Substantial quantities of water and nutrients are required for the production of high value nursery and greenhouse crops. As water quality criteria are strengthened locally and nationally, horticultural enterprises will have to meet stricter limits on nutrients in discharge water. This study examined the efficacy of an established vegetated surface-flow constructed wetland to mediate nitrogen (N) and phosphorus (P) in runoff water from a commercial nursery over a period of 38 months. Maximum oxidized nitrogen [nitrate-N (NO3-N) + nitrite-N (NO2-N)] inputs occurred during the spring fertilization period of March through May (11.1 to 29.9 mg·L–1 N) and minimum inputs occurred during winter plant dormancy between December and February (2.8 to 5.2 mg·L–1 N). Nitrogen remediation efficiency averaged 94.7% for March through November sampling dates but declined to a mean of 70.7% between December and February when mean wetland water temperature dropped below 15 °C. Orthophosphate phosphorus (PO4-P) concentrations in nursery runoff showed no dramatic changes over months, seasons, or years. Mean wetland influent orthophosphate concentration ranged from 0.7 to 2.2 mg·L–1 PO4-P with an overall mean of 1.41 mg·L–1 PO4-P for all months sampled. Mean discharge orthophosphate concentration ranged from 0.5 to 2.1 mg·L–1 PO4-P with a mean of 1.45 mg·L–1 PO4-P. Phosphorus remediation efficiency varied widely and there was no correlation with water temperature. This 9.31-acre surface-flow constructed wetland was highly efficient at removing N from nursery runoff from a 120-acre catchment (large container production area), although it failed to consistently lower orthophosphate levels in runoff. This type of constructed wetland is suitable for removing oxidized N forms from nursery runoff and, depending on size, is capable of handling the large volumes of runoff generated by medium to large nursery and greenhouse operations.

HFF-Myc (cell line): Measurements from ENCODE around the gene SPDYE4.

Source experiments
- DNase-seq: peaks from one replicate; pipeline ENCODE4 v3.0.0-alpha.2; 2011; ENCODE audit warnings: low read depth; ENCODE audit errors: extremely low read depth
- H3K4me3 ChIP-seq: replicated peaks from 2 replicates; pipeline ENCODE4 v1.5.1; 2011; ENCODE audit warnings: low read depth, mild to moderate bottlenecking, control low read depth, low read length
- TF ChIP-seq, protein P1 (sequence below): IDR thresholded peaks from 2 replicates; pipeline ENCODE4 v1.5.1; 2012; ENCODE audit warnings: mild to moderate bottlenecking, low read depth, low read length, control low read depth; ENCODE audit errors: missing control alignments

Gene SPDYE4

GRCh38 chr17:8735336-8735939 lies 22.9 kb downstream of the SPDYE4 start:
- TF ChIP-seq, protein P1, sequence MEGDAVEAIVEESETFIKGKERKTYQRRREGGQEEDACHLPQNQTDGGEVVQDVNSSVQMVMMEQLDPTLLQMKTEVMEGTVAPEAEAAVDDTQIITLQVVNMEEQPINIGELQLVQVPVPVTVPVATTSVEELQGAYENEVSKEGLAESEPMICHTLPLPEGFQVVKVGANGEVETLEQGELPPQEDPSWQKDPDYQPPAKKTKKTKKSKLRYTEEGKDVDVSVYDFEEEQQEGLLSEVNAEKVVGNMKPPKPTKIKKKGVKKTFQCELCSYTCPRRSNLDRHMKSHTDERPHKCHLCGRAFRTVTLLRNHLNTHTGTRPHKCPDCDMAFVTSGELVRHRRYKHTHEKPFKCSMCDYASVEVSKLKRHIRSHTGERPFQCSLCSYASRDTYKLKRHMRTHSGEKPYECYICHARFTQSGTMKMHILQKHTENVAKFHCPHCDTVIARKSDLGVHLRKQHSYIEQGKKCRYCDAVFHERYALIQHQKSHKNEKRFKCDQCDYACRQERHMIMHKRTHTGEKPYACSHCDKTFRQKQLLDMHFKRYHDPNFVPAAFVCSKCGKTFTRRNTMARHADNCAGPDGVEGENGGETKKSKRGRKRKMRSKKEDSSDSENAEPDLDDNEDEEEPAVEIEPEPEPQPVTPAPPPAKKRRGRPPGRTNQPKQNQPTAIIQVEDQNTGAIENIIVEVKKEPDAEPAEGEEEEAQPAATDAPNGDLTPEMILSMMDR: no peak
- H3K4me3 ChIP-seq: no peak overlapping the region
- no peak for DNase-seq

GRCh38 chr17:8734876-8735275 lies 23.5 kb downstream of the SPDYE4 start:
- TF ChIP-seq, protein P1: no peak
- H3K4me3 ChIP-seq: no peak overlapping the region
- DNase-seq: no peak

Full access